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Before the inauguration of the Irish Free State on December, 6th 1922 six banks had the right to issue banknotes in Ireland. These six banks were named in the Bankers (Ireland) Act of 1845 and were:
As the newly established Irish Free State was
still in the Sterling area these banks continued to issue notes
both in the North and in the Free State areas as they had done
prior to 1922.
The Belfast Banking Company sold its Free State business to the Royal Bank of Ireland in 1923.
In 1926 the Minister for Finance set up a banking commission to prepare a report on the changes necessary in banking and banknote issuing in the newly formed Irish Free State.
The result of the report was the establishment of an independant body called the Currency Commission which was to manage the newly created Irish Free State pound which was fixed to the Sterling pound.
The report also initiated the revocation of the right to issue notes from the five remaining banks from the 1845 Act and set up the Consolidated Bank Notes which would be issued to the existing five banks and three additional ones which were:
The Currency Act 1927 enacted the recommendations from the banking commission's report and established the Currency Commission. The Currency Commission was responsible for the issuing of the Legal Tender Notes and the production of the Consolidated Bank Notes. The eight banks which received the consolidated bank notes lost their right to issue notes of their own and were required to recall and destroy all existing notes. As some of these banks had business in the North of Ireland they had to produce a different issue of notes for the North following the issue of the consolidated notes as the previous notes which circulated in the entire island had to be withdrawn.
The first issue of Consolidated Bank Notes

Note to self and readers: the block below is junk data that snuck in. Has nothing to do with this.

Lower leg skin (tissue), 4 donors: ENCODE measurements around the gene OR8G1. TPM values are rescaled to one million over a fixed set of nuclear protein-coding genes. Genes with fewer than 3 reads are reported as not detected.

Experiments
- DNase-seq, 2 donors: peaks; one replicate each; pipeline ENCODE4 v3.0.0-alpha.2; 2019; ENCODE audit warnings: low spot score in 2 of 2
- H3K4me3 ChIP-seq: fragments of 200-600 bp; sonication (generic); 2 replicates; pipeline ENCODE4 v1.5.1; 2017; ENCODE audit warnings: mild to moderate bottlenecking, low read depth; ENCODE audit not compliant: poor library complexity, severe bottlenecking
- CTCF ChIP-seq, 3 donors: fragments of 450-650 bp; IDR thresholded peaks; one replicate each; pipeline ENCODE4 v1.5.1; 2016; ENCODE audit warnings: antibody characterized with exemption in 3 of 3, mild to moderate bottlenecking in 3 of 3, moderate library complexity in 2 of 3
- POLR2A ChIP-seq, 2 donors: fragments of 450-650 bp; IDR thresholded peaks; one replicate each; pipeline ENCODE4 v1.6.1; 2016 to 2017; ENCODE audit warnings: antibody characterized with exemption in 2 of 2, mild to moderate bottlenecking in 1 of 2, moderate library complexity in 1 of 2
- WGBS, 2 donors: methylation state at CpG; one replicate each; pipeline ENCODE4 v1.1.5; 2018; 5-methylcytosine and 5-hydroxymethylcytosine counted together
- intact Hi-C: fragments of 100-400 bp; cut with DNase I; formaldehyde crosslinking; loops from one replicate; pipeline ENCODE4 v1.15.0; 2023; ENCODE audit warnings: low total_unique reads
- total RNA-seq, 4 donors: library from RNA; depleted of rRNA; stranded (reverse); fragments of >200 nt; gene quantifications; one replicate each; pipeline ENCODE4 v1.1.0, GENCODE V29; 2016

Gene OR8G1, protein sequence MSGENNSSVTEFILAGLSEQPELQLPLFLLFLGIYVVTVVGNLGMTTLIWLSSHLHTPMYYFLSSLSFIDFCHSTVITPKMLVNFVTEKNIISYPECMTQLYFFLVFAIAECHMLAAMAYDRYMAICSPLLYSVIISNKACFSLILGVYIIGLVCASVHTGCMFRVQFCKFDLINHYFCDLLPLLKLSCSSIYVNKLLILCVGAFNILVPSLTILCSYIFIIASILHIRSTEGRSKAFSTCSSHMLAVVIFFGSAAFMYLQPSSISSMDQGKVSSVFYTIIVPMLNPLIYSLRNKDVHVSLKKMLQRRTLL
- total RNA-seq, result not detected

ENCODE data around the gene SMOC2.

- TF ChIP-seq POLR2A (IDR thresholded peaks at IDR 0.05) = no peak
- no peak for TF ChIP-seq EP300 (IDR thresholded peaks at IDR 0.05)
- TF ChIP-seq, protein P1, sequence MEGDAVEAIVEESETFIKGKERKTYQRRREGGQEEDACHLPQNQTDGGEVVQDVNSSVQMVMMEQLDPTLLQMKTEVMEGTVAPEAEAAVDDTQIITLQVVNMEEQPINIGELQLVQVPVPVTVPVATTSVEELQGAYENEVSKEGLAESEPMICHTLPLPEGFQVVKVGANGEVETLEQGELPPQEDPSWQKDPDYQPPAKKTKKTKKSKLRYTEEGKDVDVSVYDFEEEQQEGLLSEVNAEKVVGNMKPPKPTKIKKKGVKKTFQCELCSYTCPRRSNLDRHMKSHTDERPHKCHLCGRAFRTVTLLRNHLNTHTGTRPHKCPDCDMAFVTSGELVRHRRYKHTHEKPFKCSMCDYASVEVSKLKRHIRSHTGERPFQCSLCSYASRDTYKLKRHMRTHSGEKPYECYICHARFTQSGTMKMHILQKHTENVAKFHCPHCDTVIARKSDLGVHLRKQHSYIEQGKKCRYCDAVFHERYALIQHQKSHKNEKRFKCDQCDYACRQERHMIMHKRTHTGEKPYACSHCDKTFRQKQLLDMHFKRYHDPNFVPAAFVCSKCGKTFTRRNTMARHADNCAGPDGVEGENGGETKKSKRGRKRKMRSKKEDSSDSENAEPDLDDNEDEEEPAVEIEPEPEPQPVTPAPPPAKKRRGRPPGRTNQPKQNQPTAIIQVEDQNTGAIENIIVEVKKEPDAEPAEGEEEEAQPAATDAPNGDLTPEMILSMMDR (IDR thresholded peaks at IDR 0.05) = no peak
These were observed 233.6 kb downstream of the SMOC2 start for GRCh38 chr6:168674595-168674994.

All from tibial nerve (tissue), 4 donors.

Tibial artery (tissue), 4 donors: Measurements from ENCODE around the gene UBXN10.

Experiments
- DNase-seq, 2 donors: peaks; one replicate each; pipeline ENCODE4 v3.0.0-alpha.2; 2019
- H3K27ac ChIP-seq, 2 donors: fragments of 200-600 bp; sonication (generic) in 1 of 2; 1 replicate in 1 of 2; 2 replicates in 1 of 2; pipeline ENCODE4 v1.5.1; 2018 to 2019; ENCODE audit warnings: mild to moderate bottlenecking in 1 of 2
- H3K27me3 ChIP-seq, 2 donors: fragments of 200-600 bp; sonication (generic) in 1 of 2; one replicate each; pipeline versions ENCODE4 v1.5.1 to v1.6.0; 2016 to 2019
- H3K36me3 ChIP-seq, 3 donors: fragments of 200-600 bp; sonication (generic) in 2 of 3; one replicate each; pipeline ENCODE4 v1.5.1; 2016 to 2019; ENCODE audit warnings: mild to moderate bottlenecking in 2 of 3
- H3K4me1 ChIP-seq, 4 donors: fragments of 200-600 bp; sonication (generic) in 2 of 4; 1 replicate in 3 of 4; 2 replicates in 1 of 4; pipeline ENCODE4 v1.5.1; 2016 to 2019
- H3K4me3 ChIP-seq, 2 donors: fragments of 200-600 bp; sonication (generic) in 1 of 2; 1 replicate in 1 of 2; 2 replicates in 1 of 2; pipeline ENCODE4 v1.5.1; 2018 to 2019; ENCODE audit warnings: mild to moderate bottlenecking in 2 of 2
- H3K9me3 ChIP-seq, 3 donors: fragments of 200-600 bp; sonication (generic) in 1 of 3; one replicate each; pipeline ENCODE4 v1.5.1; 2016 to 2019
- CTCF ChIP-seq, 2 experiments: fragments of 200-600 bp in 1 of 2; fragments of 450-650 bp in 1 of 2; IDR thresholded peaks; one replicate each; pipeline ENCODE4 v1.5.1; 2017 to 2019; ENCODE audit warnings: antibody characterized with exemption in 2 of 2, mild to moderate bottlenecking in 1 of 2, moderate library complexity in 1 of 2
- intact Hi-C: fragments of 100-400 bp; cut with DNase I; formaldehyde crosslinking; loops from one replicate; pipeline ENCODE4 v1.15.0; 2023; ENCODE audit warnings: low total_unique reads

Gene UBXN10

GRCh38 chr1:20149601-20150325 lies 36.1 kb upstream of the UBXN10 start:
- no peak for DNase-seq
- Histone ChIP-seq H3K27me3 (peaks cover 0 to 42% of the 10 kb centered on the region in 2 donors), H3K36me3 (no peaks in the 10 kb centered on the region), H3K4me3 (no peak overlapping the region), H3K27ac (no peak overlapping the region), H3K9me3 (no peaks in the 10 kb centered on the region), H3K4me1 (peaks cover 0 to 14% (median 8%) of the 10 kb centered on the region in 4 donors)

took place on May, 6 1929.
Six denominations were issued: £1, £5, £10, £20, £50 and £100.
Eight banks had notes produced and allocated to them for issue:
Select a bank for a short history of the Institution.
coming soon ...
The designs for the notes for all the banks
were almost identical, differing only in the name of the bank and
the signature. The obverse design of all of the notes was of a
ploughman with a team of two horses hence the popular nickname of
'ploughman notes' for this series. The colour of the notes was
the same as those chosen for the legal tender notes, the reverse
design of each denomination was of a view of Ireland:
Select a denomination for an image of the note
coming soon ....
In 1934 another banking commission was set up which recommended the complete withdrawal of the right to issue notes from all the private banks in the state and the establishment of a Central Bank which would be responsible for all subsequent note issue.
The Consolidated Bank Notes continued to be issued until 1940. In 1954 with most of the notes already withdrawn from circulation the eight banks each paid the Central Bank a sum equivalent to their outstanding notes. The Central Bank of Ireland now carries the responsibility for redeeming these notes in exchange for Central Bank Notes.
The ploughman £1 and £5 and £10 notes are not particularly scarce, they are readily available to collectors from either banknote dealers or from public auctions. The notes from the different banks are of varying rarity, in particular the Northern and Ulster notes are difficult to find in uncirculated condition. The £5 and £10 notes from the banks with the smaller issues (Northern, Royal, Ulster and Hibernian) are scare.
Ploughman notes are very popular with collectors and notes in crisp Extremely Fine or Uncirculated condition are highly sought after and scarce.
Only one £20 pound note was reported as outstanding in 1954, and I believe that it has subsequently turned up in a collection. It is reportedly a Bank of Ireland issue, which is not surprising as the Bank of Ireland had the largest issue of notes. (I have since heard that the Bank of Ireland £20 notes are all accounted for so this story is clearly incorrect in detail).
The higher denominations; £50 and £100; were only produced for the Bank of Ireland, the Munster and Leinster Bank, The Royal Bank of Ireland and the Ulster Bank. All of the notes of these denominations were reported as withdrawn by the banks in the 1954 returns. No £50 or £100 notes have turned up subsequently and there are probably none left in existence unless they are still held within the vaults or archives of the relevent banks.
Specimen notes of the ploughman issue are available but extremely scarce. The £20, £50 and £100 specimens command very high prices when they appear on the market as these denominations are otherwise unavailable.
1964 10 shilling note
The first issue of Legal Tender Notes took
place on September, 10 1928.
The Legal Tender Notes were issued in seven denominations: 10s, £1, £5, £10, £20, £50, £100
I have not yet implemented the sections on :
© 1999 - Copyright John Stafford-Langan
johnsl at tinet.ie
Version 1.04 - 6 April 1999